Middletown has bumper crop of planning board applicants
By Matthew J. Perry
The Middletown Town Board is reviewing an unusually large number of applicants who will be considered for four positions: one regular member of the planning board, two alternates, and one alternate to the zoning board of appeals.
Eight applications have been received since June, including five since January 21. The current vacancy occurred on Jan. 8, when Pete Palen, a 20-year veteran of the planning board, stepped down.
The alternate positions, which were created by the town in January 2003, have never been filled. The lack of those appointments has been “an ongoing problem,” according to Supervisor Len Utter, which was made acute when the last selection for the planning board was made in June. That appointee, Sue Finch, spends several months of each year out of town; the alternates would help ensure that the board can maintain a quorum on important votes even when regular members are absent.
The applicant field includes Kathleen McCarthy and Tammy Castillo, who submitted letters of interest last June. If chosen, Castillo would be serving her second term on the board. Paula DiSimone applied in August. Since Jan. 21, the town clerk’s office has received letters from John Blish, Jake Rosa. Kate Van Benschoten, Glenna Herz and Carolyn Konheim.
Councilman Don Kearney, who sits on the administrative and personnel committee, expressed pleasure and surprise at the spike in interest from the community. “I’d say everyone is qualified for the positions,” he said on Monday. “It’s going to be a tough decision.”
The process for selecting the chosen candidate was the subject of extensive discussion at a town workshop on Feb. 3. In the past, the administrative committee, currently composed of Kearney and John Roucek, has been solely responsible for contacting and interviewing applicants for the board; subsequently, the committee would submit its recommendation to the full board for a vote.
But with only one applicant in eight likely to be serving full-time, there was a call for a more formal review process, in which the entire board, if not the public at large, could participate in candidate interviews.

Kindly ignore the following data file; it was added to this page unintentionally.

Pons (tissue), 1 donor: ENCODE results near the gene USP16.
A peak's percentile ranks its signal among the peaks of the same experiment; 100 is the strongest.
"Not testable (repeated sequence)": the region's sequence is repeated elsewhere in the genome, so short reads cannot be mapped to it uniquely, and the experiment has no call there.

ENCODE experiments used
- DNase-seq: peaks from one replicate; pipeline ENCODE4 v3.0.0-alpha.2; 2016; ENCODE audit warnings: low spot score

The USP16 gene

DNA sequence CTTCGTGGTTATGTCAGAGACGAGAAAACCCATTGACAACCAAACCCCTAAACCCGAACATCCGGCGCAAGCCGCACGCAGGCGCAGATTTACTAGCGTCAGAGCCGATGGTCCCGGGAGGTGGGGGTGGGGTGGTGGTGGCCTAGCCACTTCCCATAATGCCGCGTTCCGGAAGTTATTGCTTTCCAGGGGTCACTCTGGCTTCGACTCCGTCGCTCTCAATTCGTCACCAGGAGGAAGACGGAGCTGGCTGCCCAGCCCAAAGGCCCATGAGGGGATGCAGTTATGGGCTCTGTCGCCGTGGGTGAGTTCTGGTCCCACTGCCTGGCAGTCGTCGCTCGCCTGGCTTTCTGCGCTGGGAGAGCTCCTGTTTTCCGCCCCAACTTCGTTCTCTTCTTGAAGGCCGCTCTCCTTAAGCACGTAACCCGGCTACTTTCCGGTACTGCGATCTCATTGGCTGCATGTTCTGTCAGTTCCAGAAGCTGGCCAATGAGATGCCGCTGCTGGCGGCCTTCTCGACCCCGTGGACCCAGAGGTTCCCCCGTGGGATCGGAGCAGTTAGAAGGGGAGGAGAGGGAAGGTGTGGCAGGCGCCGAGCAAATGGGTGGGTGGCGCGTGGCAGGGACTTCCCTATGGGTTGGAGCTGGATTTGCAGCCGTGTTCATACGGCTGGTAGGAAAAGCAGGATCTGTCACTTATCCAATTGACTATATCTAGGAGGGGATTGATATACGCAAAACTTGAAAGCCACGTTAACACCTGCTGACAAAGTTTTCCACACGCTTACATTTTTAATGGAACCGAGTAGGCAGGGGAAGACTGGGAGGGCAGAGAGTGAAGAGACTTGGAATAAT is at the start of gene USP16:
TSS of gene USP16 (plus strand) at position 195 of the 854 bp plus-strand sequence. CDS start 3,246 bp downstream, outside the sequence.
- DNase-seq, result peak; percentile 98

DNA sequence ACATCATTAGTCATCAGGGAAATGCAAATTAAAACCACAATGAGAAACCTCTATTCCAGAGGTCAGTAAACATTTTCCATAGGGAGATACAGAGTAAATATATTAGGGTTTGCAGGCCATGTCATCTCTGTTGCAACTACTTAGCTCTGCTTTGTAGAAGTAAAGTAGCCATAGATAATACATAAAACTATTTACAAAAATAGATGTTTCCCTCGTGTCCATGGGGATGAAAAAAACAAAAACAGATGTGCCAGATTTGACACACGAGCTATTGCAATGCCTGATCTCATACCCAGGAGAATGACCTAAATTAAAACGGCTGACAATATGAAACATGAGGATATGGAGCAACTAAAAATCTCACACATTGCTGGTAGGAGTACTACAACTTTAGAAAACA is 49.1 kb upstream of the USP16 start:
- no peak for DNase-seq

Councilman Brian Sweeney was dissatisfied with the prospect of knowing little of the candidates’ views before a vote. “These are important positions,” he said. “We should get to know them before we appoint them.”
Utter dismissed the notion of subjecting the applicants to a public hearing. “When people are interviewed by the community it turns into an inquisition,” he said at the workshop. On Monday, he referred to his own 25-year tenure on the board to further explain his view. “These jobs are a public service and a lot of responsibility. The board does it for nothing. If I’d had to pass an interview in front of a whole board I don’t think I’d have chosen to do it.”
As a compromise, the council seemed to agree that when interviews with the candidates are scheduled, all town council members will be invited to attend. As of Monday, it was undecided whether every member would be allowed to ask questions. Supervisor Utter expressed satisfaction with the old arrangement. “I trust the committee to do its job.”
Kearney seconded the opinion. “The committee method works.” Sweeney, on Monday, was still not persuaded. “I expect to be asking questions if I’m attending an interview.” Utter confirmed that the details of the process are not finalized.
No dates for the interviews have been set, according to Kearney. Both he and Utter stated that it was unlikely a candidate could be presented for a vote at the council’s meeting on Feb. 10.
Action on the alternate positions has already experienced an extensive delay. Since three applicant letters were on file by late last summer, after Finch’s appointment, the three positions could have been filled for several months, assuming all three are qualified.
The board cited no immediate explanation for the delay. “It takes awhile to get these things organized,” Utter said on Monday. “I think it was inactivity as much as anything.”